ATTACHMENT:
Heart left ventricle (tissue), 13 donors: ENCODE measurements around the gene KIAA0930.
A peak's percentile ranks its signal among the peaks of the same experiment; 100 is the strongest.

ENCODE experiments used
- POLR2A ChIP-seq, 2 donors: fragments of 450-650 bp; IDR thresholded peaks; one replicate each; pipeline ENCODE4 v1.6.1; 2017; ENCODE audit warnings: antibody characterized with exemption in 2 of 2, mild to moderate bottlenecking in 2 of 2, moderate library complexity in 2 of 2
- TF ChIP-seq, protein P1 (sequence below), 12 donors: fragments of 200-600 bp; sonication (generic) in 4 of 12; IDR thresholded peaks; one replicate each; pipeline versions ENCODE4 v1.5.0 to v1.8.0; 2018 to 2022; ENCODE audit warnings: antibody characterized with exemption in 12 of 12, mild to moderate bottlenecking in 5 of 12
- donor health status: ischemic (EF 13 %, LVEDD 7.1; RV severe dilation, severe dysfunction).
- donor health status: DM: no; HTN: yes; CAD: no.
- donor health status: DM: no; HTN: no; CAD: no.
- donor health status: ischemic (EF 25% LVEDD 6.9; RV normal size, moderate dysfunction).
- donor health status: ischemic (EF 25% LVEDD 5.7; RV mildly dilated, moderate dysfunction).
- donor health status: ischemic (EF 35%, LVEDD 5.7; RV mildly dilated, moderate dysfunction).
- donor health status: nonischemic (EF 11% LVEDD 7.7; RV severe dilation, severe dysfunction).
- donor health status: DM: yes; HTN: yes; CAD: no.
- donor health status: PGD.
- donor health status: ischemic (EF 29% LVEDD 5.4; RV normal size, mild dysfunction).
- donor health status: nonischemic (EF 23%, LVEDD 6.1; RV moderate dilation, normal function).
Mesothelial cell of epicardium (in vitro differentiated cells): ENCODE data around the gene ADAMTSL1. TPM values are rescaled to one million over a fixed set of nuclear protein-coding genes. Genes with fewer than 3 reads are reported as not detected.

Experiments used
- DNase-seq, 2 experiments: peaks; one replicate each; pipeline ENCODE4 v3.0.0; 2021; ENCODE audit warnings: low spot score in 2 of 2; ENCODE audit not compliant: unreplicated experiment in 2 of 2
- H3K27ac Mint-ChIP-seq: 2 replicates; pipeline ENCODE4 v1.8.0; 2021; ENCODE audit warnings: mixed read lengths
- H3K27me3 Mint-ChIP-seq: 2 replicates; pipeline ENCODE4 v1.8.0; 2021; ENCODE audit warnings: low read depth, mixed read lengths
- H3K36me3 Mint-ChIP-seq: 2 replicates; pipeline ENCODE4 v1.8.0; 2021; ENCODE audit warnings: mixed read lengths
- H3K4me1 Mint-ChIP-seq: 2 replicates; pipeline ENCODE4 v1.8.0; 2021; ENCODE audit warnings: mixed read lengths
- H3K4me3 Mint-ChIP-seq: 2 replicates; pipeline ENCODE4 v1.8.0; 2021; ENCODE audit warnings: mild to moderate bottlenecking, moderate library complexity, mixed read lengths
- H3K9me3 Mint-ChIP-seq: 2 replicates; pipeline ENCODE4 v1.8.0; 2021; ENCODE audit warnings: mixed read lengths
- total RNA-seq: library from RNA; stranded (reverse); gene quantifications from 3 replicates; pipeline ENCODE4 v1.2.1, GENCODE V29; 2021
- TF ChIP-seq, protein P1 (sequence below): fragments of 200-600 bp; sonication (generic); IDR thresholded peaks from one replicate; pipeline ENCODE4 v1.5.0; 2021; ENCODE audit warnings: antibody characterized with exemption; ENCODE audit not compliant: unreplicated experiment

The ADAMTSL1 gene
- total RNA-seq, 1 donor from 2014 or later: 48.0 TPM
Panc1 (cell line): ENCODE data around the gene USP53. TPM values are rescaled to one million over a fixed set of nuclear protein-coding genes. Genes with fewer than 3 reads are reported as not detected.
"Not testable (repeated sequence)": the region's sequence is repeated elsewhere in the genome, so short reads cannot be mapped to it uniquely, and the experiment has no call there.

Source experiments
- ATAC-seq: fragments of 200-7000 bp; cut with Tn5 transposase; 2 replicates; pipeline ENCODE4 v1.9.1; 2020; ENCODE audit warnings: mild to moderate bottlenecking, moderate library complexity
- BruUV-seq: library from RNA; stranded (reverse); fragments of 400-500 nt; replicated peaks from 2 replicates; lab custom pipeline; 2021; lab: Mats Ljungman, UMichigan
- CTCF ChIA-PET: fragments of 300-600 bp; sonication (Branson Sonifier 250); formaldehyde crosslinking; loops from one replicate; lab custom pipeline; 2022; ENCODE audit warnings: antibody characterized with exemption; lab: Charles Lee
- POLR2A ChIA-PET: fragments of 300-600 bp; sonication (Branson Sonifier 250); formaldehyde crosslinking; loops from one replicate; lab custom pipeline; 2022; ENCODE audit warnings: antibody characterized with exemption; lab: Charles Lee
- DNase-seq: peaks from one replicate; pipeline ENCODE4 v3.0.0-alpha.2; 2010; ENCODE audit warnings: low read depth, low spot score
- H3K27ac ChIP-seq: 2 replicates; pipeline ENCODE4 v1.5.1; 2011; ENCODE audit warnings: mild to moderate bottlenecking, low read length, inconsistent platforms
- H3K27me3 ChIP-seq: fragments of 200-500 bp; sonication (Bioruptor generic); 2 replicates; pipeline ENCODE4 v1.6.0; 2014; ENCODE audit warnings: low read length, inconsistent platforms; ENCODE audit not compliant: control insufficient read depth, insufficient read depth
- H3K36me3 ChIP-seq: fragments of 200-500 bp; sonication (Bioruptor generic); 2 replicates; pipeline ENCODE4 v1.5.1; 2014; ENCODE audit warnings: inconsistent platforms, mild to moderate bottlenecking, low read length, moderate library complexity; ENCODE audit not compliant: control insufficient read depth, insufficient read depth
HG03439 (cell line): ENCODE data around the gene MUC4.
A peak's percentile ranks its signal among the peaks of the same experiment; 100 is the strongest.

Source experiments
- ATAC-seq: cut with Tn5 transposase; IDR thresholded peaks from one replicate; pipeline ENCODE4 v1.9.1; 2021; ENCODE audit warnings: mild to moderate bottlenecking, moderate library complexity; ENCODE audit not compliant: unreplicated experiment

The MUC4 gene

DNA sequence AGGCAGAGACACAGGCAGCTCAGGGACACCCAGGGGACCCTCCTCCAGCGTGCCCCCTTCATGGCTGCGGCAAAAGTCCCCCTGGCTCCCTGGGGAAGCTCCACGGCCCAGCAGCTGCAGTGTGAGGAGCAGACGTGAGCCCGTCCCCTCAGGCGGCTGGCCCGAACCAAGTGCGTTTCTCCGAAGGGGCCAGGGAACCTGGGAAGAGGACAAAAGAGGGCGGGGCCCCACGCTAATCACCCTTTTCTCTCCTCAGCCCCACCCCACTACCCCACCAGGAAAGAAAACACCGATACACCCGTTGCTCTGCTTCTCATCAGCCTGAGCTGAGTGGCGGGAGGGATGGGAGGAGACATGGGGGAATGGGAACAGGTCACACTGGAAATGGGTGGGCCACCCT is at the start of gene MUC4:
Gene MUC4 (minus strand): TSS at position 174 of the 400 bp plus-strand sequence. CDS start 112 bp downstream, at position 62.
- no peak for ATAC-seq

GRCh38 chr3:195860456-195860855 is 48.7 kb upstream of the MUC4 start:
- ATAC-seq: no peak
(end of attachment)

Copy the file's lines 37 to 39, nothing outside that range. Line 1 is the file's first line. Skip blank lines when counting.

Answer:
- DNase-seq: peaks from one replicate; pipeline ENCODE4 v3.0.0-alpha.2; 2010; ENCODE audit warnings: low read depth, low spot score
- H3K27ac ChIP-seq: 2 replicates; pipeline ENCODE4 v1.5.1; 2011; ENCODE audit warnings: mild to moderate bottlenecking, low read length, inconsistent platforms
- H3K27me3 ChIP-seq: fragments of 200-500 bp; sonication (Bioruptor generic); 2 replicates; pipeline ENCODE4 v1.6.0; 2014; ENCODE audit warnings: low read length, inconsistent platforms; ENCODE audit not compliant: control insufficient read depth, insufficient read depth